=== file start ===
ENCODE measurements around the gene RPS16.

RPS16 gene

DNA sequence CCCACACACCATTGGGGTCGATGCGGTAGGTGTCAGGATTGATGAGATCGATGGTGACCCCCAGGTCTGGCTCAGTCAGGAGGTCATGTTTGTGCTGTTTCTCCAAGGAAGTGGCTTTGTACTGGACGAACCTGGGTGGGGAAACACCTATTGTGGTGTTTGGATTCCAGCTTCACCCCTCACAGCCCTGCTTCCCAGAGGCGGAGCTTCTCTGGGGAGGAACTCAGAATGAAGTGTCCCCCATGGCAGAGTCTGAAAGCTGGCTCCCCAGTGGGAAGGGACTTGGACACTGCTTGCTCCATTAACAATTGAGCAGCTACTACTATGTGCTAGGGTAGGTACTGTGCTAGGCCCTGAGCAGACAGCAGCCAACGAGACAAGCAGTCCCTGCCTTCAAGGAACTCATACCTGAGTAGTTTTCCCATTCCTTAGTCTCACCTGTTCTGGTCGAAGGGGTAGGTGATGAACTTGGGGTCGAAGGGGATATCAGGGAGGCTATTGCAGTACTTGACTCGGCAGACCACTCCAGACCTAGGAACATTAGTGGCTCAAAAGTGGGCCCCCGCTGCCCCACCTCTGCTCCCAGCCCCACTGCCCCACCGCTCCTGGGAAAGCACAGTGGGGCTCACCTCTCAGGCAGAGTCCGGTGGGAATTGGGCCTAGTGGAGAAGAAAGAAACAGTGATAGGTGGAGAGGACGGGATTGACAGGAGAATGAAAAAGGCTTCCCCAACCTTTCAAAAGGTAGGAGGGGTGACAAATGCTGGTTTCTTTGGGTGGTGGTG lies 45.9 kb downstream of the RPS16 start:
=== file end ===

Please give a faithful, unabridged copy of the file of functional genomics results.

ENCODE measurements around the gene RPS16.

RPS16 gene

DNA sequence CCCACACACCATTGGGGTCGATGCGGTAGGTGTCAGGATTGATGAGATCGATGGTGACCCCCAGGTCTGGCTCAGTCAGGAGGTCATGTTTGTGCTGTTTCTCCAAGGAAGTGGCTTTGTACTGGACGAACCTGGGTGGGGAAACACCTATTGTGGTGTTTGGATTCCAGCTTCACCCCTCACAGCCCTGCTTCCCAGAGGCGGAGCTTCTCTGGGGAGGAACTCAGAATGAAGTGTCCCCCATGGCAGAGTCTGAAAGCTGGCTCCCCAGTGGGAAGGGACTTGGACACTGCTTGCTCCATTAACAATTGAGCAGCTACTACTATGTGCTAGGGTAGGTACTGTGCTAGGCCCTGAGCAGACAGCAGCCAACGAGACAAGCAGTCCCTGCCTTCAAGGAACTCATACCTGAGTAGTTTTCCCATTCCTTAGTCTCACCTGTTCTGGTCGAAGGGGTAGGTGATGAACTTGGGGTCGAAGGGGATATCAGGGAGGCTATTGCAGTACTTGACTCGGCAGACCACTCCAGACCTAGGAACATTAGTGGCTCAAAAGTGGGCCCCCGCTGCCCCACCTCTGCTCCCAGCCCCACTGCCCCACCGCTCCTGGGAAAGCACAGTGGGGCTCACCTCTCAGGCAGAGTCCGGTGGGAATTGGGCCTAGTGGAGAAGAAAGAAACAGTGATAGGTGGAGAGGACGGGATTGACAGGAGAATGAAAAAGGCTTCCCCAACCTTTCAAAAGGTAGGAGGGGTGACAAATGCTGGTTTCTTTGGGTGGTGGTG lies 45.9 kb downstream of the RPS16 start: